Tumor Phylogeny Topology Inference via Deep Learning [article]

Erfan Sadeqi Azer, Mohammad Haghir Ebrahimabadi, Salem Malikić, Roni Khardon, S. Cenk Sahinalp
2020 bioRxiv   pre-print
AbstractMotivationPrincipled computational approaches for tumor phylogeny reconstruction via single cell sequencing (SCS) typically aim to identify the most likely perfect phylogeny tree through combinatorial optimization or Bayesian inference. Because of the limitations of SCS technologies, such as frequent allele dropout and variable sequence coverage, a noise reduction/elimination process may become necessary to infer a tumor phylogeny. Such noise reduction processes may aim to correct for
more » ... e most likely/parsimonious set of false negative/false positive variant calls so as to construct a perfect phylogeny. Since these problems are NP-hard, available principled approaches for tumor phylogeny reconstruction are limited in their ability to scale up for handling emergent SCS datasets. In fact, even when the goal is to infer basic topological features of the tumor phylogeny rather than reconstructing it entirely, available techniques may be prohibitively slow. As a result, fast techniques to deduce, e.g. (i) whether the most likely tree has a linear (chain) or branching topology, or (ii) whether a perfect phylogeny is feasible from single-cell genotype matrix, without explicitly testing for the three gametes rule, are highly desirable.ResultsIn this paper we introduce deep-learning solutions to the above mentioned problems for studying tumor evolution from SCS data. After training with sufficiently many examples: (1) our fully connected neural network for differentiating linear vs branching topologies, can improve the running time of the fastest combinatorial tumor phylogeny reconstruction methods by a factor of ≥ 1000, while achieving an accuracy of ∼ 98% on simulated data including 100 cells and 100 mutations with realistic noise levels (leading to mostly false negatives) of 10 – 15%; (2) similarly, our fully connected neural network for checking whether the input data permits a perfect phylogeny, achieves an accuracy of ∼ 90% on simulated data including 10 cells and 10 mutations, with similar noise levels; (3) finally, our reinforcement learning approach for tumor phylogeny reconstruction can actually eliminate noise and obtain the PP, when false negative/false positive rate ≤ 2%, for a large fraction of evaluation data sets with varying number of cells and mutations, even when trained with fixed size data sets of only 10 cells and 10 mutations - this may be useful for future clinical applications that would employ emerging SCS technologies with lower noise levels.Availabilityhttps://github.com/algo-cancer/PhyloMContactcenk.sahinalp@nih.gov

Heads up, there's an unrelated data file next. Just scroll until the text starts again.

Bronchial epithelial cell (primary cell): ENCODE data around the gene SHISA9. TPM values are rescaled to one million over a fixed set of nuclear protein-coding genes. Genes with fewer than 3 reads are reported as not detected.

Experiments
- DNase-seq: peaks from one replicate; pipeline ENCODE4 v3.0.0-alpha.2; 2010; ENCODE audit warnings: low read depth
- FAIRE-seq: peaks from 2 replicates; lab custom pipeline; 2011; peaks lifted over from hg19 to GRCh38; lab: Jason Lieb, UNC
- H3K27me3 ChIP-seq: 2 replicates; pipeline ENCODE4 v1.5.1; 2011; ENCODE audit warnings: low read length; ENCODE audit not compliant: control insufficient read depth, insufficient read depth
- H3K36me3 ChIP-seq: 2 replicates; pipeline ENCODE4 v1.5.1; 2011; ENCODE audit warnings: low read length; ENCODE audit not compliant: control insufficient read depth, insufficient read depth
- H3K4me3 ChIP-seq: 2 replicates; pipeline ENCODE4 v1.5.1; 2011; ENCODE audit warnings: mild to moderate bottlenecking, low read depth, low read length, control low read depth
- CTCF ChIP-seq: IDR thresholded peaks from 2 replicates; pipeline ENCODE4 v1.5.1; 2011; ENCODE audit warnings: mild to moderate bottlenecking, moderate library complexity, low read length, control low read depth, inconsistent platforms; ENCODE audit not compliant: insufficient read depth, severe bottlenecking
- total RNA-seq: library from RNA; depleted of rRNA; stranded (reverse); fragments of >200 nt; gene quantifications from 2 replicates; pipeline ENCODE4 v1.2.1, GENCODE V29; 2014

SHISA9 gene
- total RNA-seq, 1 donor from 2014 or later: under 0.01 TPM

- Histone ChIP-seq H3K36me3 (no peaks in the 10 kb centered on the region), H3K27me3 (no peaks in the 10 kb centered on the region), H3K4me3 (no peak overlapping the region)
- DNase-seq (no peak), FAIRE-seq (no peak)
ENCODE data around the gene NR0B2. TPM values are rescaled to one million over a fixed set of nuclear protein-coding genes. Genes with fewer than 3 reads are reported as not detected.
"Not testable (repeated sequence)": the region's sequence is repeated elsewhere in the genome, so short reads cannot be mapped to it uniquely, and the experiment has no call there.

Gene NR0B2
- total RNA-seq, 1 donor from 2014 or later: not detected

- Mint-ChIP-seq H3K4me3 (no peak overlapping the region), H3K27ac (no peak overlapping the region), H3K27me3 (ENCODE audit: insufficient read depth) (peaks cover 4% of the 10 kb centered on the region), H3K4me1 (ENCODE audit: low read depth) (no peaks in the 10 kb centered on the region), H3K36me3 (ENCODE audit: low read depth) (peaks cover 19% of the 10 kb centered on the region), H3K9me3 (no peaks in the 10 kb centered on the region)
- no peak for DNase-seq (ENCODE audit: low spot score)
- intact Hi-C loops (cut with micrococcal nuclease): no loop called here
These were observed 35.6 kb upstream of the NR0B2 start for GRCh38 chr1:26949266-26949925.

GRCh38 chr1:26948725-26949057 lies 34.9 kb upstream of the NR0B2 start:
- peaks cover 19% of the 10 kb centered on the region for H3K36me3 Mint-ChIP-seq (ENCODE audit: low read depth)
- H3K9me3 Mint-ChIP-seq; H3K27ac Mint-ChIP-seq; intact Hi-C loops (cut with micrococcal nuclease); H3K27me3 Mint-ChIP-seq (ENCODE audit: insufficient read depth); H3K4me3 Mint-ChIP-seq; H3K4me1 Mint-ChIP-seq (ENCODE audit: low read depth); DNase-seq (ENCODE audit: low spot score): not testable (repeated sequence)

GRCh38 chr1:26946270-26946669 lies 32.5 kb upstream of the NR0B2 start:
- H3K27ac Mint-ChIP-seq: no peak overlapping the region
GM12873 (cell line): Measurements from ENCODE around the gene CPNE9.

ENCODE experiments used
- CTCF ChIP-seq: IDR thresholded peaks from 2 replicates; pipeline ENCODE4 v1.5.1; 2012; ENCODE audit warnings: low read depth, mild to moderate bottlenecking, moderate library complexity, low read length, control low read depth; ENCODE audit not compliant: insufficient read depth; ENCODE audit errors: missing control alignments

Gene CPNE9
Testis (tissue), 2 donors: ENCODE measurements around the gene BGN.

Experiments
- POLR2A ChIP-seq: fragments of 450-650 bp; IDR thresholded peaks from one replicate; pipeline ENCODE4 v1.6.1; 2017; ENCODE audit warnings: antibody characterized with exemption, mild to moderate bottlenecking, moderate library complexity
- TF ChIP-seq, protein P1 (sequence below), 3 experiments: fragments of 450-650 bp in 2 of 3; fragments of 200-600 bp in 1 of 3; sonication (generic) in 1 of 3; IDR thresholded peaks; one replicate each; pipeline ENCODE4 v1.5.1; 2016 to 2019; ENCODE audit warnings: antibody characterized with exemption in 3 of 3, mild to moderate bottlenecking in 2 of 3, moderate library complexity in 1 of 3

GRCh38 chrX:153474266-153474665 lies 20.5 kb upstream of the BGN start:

doi:10.1101/2020.02.07.938852 fatcat:ngd6ndp4wrcxthleaf2dkceayi